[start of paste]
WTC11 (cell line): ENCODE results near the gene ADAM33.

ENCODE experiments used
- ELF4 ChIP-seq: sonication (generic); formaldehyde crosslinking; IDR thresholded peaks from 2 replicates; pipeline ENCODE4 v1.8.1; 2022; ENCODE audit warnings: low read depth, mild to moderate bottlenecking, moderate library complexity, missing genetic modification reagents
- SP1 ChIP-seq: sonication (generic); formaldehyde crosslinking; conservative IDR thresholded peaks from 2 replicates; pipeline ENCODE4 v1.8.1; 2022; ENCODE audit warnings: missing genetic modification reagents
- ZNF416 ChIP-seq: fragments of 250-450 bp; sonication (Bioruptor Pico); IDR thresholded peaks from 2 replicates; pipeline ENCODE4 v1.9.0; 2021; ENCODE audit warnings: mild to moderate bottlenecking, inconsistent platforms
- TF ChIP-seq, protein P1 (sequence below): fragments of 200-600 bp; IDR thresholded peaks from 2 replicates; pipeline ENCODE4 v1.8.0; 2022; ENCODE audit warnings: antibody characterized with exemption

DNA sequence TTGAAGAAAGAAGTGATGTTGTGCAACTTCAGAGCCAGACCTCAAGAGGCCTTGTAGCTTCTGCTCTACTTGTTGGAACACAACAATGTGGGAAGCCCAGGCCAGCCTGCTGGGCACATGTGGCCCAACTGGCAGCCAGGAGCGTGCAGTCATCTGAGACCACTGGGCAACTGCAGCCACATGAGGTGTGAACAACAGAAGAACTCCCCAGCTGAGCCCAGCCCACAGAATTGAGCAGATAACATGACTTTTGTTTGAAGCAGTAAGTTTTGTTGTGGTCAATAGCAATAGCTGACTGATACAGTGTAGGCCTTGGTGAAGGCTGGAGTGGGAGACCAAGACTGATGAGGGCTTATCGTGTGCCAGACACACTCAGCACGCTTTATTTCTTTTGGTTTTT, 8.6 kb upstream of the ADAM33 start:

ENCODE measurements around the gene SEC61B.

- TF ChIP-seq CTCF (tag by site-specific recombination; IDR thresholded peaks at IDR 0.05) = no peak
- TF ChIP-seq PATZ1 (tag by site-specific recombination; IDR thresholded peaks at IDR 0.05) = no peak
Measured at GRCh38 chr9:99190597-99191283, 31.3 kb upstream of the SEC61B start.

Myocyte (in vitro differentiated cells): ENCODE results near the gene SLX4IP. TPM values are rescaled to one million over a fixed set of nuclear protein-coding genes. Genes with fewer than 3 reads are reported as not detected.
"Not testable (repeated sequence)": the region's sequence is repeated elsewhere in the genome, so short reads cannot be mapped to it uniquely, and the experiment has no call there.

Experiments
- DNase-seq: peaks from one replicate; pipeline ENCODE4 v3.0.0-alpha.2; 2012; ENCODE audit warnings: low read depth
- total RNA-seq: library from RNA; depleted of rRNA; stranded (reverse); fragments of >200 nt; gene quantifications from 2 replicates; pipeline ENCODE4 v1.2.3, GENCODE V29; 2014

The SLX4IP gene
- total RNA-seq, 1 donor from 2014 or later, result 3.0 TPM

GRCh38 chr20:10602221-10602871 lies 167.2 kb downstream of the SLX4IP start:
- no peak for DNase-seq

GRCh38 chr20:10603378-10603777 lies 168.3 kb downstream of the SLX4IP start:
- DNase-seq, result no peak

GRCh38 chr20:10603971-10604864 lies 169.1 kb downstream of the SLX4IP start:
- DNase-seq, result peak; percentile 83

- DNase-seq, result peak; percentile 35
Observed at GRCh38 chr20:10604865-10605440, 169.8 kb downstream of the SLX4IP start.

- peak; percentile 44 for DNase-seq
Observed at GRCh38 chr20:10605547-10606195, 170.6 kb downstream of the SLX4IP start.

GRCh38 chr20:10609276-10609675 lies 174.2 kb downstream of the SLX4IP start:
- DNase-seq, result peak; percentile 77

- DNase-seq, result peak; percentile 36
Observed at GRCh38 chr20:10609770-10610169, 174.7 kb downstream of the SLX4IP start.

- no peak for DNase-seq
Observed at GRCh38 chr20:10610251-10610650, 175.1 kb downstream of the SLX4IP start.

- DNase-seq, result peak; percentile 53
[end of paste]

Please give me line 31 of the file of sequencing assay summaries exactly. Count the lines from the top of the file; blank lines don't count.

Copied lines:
- DNase-seq, result peak; percentile 36